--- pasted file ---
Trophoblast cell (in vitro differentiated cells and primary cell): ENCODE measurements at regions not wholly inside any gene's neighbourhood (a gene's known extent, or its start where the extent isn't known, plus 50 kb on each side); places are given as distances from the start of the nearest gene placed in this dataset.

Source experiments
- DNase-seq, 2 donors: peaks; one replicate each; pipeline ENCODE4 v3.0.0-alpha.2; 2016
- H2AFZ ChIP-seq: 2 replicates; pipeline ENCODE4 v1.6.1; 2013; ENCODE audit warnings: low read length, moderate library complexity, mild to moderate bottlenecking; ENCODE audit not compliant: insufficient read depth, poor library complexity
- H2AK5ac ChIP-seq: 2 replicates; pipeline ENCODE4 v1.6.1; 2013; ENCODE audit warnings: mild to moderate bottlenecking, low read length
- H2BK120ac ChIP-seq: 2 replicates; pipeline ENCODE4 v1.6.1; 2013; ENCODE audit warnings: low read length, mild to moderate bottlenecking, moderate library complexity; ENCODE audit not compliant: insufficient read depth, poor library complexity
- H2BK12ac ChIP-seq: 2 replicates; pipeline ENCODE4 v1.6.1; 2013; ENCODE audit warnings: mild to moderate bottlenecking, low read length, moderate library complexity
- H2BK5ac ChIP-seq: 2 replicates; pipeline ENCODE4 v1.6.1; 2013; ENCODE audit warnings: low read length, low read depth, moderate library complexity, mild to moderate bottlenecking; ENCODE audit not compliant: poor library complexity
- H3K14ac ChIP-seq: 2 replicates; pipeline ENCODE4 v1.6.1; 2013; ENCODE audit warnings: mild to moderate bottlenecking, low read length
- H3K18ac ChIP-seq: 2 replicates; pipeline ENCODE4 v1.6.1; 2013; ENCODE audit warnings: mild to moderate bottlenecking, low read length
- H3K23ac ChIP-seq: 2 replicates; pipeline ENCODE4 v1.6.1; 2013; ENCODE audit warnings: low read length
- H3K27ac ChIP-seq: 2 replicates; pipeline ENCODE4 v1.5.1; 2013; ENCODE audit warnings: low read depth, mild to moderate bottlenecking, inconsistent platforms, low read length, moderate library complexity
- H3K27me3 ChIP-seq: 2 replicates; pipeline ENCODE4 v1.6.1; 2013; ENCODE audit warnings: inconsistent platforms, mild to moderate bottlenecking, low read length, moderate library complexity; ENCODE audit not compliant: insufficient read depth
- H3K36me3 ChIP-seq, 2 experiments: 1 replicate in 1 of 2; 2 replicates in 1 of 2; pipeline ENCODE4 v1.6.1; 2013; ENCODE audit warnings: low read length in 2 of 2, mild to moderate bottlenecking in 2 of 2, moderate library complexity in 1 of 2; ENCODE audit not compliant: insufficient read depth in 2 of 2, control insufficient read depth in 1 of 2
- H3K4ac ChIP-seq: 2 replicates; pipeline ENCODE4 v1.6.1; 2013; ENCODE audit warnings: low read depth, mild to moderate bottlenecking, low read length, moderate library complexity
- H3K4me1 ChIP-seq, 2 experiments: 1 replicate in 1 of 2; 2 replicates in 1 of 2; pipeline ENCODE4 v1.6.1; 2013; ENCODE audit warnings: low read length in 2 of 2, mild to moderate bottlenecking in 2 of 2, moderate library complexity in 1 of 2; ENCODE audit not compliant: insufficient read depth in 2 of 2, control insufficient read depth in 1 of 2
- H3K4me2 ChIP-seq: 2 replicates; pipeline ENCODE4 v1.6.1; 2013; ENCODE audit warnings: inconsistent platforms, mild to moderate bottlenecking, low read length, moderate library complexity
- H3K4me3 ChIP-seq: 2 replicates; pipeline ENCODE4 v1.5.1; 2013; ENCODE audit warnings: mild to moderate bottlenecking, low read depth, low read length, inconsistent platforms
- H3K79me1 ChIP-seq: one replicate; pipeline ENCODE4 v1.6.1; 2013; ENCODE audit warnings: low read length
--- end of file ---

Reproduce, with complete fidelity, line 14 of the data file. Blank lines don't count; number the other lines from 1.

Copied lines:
- H3K36me3 ChIP-seq, 2 experiments: 1 replicate in 1 of 2; 2 replicates in 1 of 2; pipeline ENCODE4 v1.6.1; 2013; ENCODE audit warnings: low read length in 2 of 2, mild to moderate bottlenecking in 2 of 2, moderate library complexity in 1 of 2; ENCODE audit not compliant: insufficient read depth in 2 of 2, control insufficient read depth in 1 of 2